We would love to invite all our friends, supporters and pledgers-to-be to RONdevous with us at Dux Central on Sunday from 4pm. Tickets are $25, and all proceeds go to Our Own Ron. You will be greeted with a welcome drink, free food and DJs. Kids are most welcome too! We would love everyone to come along, celebrate and show us that they are “on for Ron”.

Anything you would like to shout out to your crowd?

We would love to finish up with an enormous thank you to everyone who have gotten “on for Ron”. We would also like to ask all our supporters to spread the word that we only have four days left to get Our Own Ron!

To show that you are “on for Ron”, you can pledge to their campaign page here.

What's Up Wednesday

The Lucy Foundation: Phase Two

Meet the Lucy Foundation, a social enterprise that empowers people with disabilities through inclusive and accessible business. Last year, the Lucy Foundation ran phase one of their Coffee Project with us, and raised over $24,000 to empower five coffee-farming families in South Mexico. This year, they’re back for phase two: to increase production, and bring enough coffee back to New Zealand to enjoy.

But this is about much more than coffee. It’s about growing a business model that’s based on inclusiveness, that supports a community, and provides for income, opportunities and growth. But don’t just take it from us – we got in touch with Robbie from The Lucy Foundation to tell you all about it himself.

Why do you think this campaign’s important?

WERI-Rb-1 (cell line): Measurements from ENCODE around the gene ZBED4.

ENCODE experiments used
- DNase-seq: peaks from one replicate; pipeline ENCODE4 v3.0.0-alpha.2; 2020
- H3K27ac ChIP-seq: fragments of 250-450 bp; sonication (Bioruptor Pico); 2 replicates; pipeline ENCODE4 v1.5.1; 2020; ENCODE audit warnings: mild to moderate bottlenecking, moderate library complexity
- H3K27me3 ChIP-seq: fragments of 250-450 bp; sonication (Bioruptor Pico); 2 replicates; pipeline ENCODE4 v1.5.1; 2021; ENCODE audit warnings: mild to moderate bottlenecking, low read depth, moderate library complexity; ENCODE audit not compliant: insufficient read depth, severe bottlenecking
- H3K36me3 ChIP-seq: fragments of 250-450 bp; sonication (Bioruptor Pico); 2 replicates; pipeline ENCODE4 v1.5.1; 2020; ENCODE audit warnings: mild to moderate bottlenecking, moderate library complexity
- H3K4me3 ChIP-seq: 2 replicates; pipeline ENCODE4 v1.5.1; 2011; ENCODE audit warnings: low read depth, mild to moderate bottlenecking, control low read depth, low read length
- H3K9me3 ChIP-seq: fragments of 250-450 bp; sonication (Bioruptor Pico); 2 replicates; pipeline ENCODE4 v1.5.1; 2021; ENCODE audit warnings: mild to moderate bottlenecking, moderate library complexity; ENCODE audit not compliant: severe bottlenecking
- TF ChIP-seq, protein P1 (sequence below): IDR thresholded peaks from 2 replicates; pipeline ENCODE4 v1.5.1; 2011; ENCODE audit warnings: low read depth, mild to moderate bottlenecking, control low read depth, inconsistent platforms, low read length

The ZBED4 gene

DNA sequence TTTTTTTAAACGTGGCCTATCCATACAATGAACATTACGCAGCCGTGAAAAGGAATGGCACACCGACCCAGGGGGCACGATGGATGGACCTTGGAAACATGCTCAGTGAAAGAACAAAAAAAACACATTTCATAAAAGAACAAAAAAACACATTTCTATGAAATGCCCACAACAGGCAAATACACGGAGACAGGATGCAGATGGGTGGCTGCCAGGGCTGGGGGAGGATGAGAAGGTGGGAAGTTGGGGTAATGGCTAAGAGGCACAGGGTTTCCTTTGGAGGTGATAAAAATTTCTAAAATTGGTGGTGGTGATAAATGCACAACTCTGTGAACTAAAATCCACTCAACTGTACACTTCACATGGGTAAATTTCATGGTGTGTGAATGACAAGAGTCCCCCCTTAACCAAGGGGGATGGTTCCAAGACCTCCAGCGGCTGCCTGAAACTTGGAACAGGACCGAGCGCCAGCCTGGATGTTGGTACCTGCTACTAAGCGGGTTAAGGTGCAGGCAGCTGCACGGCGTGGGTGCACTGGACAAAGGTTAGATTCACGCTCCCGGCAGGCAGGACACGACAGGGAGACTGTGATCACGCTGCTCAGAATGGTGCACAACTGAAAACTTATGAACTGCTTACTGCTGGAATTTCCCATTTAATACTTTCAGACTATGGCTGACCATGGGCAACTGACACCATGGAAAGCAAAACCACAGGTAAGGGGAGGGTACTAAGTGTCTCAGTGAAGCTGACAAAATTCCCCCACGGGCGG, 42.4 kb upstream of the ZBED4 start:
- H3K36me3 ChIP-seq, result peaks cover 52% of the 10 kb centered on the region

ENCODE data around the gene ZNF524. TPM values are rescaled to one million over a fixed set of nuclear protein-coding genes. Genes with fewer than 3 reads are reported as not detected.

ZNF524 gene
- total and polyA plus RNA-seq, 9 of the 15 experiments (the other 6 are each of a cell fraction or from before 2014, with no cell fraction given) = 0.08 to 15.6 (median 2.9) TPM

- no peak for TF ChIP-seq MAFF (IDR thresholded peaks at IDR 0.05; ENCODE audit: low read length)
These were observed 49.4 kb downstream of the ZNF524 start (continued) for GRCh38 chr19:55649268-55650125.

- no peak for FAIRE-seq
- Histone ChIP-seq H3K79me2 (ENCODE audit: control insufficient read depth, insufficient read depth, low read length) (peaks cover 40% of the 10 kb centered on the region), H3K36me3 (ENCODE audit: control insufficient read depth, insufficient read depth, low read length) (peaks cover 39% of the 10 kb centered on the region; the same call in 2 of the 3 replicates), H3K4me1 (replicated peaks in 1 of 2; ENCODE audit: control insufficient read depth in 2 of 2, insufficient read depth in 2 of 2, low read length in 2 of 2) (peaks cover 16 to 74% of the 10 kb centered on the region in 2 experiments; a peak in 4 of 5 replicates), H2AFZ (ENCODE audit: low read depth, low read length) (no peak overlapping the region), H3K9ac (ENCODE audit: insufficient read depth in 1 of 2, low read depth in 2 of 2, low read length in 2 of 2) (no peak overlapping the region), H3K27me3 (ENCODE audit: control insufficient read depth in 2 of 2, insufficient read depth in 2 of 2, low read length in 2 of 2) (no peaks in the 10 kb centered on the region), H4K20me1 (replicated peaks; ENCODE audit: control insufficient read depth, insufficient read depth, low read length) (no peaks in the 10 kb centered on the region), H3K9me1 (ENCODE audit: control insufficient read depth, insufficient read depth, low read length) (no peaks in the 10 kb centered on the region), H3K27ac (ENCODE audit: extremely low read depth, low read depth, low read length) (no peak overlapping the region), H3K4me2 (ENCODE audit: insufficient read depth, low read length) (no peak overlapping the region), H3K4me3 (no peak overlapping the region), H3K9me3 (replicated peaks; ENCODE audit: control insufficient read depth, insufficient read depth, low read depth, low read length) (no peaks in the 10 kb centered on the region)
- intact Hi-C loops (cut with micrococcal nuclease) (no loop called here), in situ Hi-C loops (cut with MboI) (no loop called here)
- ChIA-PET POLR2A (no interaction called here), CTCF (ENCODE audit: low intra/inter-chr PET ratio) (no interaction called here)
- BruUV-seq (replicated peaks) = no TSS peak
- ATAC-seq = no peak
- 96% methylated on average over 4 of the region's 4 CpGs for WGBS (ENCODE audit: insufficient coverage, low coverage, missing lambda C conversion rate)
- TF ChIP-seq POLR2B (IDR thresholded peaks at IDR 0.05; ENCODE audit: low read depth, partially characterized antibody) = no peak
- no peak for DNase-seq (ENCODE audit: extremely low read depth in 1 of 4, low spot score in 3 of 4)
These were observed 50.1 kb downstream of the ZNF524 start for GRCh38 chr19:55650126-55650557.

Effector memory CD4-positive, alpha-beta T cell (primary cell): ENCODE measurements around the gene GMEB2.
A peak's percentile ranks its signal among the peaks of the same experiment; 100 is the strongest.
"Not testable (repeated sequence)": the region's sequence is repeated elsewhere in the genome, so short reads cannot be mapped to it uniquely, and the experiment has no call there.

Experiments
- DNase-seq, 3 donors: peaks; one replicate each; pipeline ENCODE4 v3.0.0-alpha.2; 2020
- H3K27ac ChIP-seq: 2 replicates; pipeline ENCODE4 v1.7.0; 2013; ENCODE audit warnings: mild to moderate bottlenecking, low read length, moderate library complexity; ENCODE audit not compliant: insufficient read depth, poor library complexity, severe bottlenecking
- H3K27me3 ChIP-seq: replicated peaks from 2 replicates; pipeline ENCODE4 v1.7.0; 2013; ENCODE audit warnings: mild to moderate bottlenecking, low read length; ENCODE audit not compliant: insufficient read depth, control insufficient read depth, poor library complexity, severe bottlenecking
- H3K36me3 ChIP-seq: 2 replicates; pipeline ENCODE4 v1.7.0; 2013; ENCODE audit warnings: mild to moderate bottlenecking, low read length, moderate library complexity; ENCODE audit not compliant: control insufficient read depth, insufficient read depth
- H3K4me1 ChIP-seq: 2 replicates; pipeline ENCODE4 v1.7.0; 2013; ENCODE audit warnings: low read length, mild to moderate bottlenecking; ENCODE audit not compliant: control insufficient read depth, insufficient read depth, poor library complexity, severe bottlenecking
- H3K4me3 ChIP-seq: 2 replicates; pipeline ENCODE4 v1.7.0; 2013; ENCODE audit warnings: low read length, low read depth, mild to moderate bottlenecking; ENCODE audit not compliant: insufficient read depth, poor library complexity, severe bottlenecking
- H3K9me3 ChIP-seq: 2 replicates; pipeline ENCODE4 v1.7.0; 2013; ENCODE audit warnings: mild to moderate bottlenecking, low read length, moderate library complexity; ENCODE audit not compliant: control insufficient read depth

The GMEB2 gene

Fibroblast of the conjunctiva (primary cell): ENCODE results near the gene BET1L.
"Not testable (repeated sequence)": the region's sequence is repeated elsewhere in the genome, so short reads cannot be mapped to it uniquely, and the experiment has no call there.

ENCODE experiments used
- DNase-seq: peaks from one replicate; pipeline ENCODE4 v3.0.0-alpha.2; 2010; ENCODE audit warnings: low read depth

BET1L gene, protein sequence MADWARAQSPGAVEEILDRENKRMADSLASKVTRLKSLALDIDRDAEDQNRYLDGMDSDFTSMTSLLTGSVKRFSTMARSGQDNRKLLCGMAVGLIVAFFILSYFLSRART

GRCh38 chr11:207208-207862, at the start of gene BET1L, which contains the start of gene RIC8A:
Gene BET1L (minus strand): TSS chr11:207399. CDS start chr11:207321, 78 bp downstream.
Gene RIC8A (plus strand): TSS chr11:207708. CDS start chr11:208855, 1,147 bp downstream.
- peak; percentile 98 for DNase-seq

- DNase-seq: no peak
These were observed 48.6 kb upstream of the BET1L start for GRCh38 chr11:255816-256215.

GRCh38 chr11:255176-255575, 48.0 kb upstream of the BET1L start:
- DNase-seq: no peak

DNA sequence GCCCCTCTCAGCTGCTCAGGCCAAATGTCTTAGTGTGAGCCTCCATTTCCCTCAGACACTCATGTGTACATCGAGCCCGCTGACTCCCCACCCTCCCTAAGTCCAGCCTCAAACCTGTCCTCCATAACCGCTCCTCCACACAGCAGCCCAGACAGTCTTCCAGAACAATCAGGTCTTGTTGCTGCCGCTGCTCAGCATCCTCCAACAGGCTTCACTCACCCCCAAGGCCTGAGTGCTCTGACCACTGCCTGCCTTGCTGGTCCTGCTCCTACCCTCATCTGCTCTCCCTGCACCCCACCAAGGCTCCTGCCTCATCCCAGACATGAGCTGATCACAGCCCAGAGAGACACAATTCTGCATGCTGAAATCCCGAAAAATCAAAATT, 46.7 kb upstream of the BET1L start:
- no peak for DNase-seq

This campaign is important because disabled people make up the largest minority in the world. If you live to a good, old age, you’re going to develop at least one disability. It affects all people regardless of age, gender, class, nationality, religion or geographical location. In fact, it’s pretty much the only minority in the world you can unwittingly join at any time.

Yet, people with disabilities face higher levels of unemployment, lower levels of education and less access to healthcare than any other sector of society.

Recent results released by Statistics NZ show that disabled Kiwis are twice as likely to be unemployed in New Zealand and earn only half the average weekly income of non-disabled New Zealanders.

Disability rights are human rights. It’s what we do. It’s important. It affects us all.

What motivated you to reach out to your crowd?

In 2016, we launched a PledgeMe campaign for Phase One of the Mexico Coffee Project and thanks to the kindness of friends, family and supporters we raised nearly $25,000. Every dollar of this was used to empower coffee farming families to adopt inclusive and sustainable farming practices, bring together entire families regardless of (dis)ability, and to deliver specialty Pluma coffee to New Zealanders.